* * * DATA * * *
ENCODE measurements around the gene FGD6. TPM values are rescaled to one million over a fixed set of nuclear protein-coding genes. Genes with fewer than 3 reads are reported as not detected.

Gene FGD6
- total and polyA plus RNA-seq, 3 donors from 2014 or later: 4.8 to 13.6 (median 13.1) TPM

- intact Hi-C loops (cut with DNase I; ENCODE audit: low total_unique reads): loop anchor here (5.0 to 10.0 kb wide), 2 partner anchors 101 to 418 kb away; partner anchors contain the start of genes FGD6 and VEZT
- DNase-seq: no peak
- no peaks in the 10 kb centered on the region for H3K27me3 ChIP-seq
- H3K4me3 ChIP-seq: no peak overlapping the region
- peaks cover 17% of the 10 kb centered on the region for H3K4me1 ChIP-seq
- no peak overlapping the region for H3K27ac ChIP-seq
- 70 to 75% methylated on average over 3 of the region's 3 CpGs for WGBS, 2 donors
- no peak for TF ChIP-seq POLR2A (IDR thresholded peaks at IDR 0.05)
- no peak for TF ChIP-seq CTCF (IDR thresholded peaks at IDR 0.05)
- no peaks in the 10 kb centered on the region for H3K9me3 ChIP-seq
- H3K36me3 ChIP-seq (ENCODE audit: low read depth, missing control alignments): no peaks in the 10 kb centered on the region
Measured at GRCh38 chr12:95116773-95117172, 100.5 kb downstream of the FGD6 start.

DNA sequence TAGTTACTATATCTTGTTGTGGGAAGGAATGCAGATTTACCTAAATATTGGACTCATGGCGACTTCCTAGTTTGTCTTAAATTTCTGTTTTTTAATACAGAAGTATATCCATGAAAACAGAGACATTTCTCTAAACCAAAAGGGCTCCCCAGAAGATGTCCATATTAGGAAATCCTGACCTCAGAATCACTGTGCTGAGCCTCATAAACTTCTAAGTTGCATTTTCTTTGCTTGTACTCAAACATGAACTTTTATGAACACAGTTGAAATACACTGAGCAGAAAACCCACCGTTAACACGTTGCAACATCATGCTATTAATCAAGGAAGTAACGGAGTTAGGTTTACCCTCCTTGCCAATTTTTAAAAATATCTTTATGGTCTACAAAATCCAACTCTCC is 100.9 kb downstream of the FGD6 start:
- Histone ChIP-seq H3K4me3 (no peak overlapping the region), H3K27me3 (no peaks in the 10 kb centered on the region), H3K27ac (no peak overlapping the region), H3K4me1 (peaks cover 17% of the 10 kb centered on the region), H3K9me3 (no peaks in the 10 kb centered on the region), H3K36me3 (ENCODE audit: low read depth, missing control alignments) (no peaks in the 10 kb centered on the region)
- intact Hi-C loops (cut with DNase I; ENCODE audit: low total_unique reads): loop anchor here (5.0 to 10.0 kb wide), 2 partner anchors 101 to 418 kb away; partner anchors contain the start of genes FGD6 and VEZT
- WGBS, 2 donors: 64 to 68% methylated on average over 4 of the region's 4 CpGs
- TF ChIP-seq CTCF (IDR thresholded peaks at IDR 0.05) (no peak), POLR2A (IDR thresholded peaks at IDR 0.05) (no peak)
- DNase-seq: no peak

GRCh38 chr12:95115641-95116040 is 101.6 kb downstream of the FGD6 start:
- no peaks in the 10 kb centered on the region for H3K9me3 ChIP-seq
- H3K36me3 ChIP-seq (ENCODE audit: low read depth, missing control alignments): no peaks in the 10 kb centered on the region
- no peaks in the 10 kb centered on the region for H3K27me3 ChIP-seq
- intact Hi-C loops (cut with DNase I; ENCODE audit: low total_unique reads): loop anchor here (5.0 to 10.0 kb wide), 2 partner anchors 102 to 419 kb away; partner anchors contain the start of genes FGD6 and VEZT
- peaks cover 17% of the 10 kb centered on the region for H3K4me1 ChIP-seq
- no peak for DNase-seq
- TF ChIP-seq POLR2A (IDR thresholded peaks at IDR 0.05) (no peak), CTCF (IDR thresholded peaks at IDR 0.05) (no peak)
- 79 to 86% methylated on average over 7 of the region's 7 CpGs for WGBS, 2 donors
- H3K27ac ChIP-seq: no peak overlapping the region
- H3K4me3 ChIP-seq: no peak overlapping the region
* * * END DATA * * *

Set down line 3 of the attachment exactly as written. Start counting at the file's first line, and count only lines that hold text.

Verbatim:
- total and polyA plus RNA-seq, 3 donors from 2014 or later: 4.8 to 13.6 (median 13.1) TPM